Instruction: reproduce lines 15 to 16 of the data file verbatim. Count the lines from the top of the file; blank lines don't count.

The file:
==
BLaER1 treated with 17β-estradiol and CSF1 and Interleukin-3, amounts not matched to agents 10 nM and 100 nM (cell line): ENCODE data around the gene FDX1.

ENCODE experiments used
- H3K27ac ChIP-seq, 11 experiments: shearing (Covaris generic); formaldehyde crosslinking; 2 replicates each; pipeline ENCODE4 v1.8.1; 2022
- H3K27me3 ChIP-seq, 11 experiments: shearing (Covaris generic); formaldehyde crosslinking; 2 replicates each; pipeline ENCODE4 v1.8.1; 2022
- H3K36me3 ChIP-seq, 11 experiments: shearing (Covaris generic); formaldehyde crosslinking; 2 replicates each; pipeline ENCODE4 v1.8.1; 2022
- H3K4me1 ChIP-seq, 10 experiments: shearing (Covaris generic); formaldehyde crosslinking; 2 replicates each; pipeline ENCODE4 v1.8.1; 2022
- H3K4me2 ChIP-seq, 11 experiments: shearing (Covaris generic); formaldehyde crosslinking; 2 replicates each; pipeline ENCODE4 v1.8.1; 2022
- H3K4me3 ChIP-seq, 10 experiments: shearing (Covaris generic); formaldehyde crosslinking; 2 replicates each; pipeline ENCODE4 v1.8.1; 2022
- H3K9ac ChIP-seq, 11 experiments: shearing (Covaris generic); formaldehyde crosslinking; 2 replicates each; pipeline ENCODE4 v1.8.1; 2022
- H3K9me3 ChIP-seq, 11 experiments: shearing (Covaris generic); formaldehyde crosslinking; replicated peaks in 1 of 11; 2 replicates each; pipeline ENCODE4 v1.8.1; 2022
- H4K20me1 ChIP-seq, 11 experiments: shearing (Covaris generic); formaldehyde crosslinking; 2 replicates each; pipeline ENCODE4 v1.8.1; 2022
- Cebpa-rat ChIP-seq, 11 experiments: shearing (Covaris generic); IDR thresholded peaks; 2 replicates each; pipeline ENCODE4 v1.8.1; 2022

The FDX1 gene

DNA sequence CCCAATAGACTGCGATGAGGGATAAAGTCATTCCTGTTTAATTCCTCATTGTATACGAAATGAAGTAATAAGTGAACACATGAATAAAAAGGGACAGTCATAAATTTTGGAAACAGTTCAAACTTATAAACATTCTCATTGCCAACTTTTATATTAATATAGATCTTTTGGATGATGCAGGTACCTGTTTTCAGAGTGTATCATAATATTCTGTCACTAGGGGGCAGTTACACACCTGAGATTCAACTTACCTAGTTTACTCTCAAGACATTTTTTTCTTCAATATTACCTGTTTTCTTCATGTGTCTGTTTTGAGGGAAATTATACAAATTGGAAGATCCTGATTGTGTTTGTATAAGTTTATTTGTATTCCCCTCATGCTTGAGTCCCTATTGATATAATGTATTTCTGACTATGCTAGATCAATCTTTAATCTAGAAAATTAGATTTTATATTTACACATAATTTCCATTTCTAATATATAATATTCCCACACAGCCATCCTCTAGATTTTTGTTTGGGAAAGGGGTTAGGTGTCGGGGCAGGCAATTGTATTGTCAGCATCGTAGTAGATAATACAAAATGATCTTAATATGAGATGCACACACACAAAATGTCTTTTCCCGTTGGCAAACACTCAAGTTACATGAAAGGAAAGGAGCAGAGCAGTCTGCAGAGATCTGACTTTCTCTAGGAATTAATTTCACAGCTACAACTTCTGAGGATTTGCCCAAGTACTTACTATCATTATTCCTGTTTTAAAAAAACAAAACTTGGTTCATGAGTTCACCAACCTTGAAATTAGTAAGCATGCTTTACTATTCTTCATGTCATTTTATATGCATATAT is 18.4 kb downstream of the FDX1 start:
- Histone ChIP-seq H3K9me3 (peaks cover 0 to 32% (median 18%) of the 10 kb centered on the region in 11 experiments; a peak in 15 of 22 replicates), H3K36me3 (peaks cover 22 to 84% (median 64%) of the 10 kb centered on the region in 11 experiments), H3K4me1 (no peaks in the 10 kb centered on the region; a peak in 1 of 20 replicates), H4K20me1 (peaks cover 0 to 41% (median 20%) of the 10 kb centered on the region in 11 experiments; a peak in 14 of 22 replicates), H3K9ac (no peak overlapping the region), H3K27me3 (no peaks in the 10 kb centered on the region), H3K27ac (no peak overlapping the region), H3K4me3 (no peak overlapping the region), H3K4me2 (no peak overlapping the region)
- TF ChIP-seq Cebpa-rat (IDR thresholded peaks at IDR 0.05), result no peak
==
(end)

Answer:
- Histone ChIP-seq H3K9me3 (peaks cover 0 to 32% (median 18%) of the 10 kb centered on the region in 11 experiments; a peak in 15 of 22 replicates), H3K36me3 (peaks cover 22 to 84% (median 64%) of the 10 kb centered on the region in 11 experiments), H3K4me1 (no peaks in the 10 kb centered on the region; a peak in 1 of 20 replicates), H4K20me1 (peaks cover 0 to 41% (median 20%) of the 10 kb centered on the region in 11 experiments; a peak in 14 of 22 replicates), H3K9ac (no peak overlapping the region), H3K27me3 (no peaks in the 10 kb centered on the region), H3K27ac (no peak overlapping the region), H3K4me3 (no peak overlapping the region), H3K4me2 (no peak overlapping the region)
- TF ChIP-seq Cebpa-rat (IDR thresholded peaks at IDR 0.05), result no peak